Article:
We can sit out here on the West Coast and say, “Oh, that’s the South.  We don’t have racism like that up here.”  Well, I am here to tell you we do have racism like that up here. It’s just we don’t know how to talk about it.  Up here.

For my son. Today. I am going to talk about it.

My son is exceptional. Many of you know that.  He has changed lives on a global scale.  He has changed lives within our own community. Yet in his mind all the accolades are forgotten the second he sees his name crossed out and the word ni**er scrawled in its place.  All the good he has done for this world is snuffed out in his heart when he gets a venomous typical of your people comment from a grown man. All the kindness he has offered to others is erased when an elderly woman at church calls him blackie and tells him to get her some coffee. All the messages of hope and encouragement he gives to others are dissolved when a classmate who is already on a self chiseled pedestal because he can throw a football tells him that God did not make him equal and that the white people are superior.  He has been targeted and accused of things he would never ever think of doing.  And all this my neighbors, THIS is within a couple mile radius of where you live.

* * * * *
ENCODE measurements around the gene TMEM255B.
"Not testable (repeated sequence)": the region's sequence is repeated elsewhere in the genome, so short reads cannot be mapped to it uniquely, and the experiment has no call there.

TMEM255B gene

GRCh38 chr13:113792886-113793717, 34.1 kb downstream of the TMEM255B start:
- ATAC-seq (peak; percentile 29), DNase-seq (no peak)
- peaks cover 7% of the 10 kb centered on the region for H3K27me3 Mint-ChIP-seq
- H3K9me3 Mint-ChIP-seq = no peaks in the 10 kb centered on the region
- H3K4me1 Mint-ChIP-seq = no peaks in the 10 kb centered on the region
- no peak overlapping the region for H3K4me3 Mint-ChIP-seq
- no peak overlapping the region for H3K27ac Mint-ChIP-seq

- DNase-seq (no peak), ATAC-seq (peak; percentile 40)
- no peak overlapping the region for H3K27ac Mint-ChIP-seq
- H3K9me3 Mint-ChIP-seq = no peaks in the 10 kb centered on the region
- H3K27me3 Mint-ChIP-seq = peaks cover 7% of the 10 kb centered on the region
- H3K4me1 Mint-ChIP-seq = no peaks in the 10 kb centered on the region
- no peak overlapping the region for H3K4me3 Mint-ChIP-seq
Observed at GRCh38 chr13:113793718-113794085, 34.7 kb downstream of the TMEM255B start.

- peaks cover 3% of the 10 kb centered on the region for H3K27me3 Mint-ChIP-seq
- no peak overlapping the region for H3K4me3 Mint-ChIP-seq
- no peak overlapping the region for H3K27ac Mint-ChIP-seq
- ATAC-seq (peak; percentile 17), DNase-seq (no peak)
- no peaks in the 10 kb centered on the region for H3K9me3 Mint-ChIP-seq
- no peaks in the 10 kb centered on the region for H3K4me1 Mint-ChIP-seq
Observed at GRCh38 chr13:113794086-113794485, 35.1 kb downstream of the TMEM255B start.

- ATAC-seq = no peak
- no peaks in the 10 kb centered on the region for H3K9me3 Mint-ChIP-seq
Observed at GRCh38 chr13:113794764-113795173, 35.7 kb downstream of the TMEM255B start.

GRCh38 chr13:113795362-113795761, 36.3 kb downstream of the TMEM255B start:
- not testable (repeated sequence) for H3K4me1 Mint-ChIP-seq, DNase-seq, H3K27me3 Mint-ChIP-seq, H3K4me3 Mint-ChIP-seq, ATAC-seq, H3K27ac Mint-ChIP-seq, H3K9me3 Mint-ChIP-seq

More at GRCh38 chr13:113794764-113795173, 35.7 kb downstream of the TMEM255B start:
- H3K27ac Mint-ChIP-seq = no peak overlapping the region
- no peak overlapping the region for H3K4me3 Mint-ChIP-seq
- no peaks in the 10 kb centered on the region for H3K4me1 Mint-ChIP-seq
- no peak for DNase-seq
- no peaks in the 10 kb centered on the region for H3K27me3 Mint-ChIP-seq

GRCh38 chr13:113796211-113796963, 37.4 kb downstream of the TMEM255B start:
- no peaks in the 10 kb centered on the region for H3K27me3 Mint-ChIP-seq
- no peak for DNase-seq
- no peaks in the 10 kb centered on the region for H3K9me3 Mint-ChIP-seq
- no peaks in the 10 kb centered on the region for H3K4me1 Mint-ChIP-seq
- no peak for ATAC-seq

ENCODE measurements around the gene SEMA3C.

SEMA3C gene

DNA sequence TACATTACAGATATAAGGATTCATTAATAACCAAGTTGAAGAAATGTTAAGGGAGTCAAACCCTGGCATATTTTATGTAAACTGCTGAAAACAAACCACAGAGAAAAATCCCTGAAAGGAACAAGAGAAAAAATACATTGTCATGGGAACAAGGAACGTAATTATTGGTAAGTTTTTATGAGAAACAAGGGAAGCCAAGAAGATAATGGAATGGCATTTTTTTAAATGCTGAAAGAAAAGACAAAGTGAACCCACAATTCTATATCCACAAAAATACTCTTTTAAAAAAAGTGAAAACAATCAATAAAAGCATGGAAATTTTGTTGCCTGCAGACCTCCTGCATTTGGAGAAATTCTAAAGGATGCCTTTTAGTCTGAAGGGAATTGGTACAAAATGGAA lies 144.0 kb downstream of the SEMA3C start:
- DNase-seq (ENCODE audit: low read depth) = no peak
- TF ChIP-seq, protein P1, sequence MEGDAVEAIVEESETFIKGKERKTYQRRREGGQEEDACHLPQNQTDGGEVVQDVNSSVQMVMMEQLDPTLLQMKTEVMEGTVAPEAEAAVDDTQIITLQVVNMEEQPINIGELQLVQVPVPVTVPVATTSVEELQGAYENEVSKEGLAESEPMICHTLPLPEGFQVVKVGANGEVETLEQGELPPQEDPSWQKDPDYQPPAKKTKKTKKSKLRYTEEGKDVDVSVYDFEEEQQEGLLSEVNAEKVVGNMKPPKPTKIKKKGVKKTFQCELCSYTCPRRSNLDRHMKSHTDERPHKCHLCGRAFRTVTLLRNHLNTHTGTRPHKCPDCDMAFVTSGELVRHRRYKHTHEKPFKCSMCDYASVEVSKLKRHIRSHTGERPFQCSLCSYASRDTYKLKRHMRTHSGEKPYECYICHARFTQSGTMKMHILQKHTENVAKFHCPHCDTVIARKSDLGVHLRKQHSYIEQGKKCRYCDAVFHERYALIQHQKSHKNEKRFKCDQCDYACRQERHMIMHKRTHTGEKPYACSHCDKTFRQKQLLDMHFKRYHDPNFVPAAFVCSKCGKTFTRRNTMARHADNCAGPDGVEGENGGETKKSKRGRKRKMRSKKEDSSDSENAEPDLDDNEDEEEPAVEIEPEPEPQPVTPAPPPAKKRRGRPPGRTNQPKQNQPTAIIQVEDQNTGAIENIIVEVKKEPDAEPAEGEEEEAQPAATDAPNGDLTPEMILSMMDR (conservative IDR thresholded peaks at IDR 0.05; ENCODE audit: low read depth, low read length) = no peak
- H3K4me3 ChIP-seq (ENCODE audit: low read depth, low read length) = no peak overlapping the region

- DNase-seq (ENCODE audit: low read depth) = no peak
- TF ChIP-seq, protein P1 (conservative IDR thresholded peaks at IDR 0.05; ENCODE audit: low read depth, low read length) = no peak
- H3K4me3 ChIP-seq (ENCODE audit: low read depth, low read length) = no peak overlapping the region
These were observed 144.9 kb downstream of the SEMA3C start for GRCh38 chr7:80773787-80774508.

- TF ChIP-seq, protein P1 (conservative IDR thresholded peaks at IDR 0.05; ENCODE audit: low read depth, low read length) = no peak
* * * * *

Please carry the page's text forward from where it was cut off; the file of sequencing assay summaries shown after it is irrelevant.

This is racism in your own backyard.

I can count on two hands the number of times my son has come home from school quiet and withdrawn because of these moments. That’s two hands too many in my book.  Last year we started dividing the comments into two categories, one for stupid and one for hate. The stupid comments, like, “What would you look like if you weren’t black?” my son deals with.  The hateful comments?  Those are the ones my husband and I take care of.  The school knows us.  They know my son.  They are his champion. We are his champion.  But I have to say, I sure haven’t had to fight the fight I have had to fight for my black son with my other 4 children who are not black.

I am completely aware that each of the hateful incidents directed toward my son are  a reflection on an individual’s beliefs and not my collective community. I love my community.  My community loves my son.  But as a village, if we turn our back and ignore the hate, are we any better than the man who holds the gun to the head of a prayer group?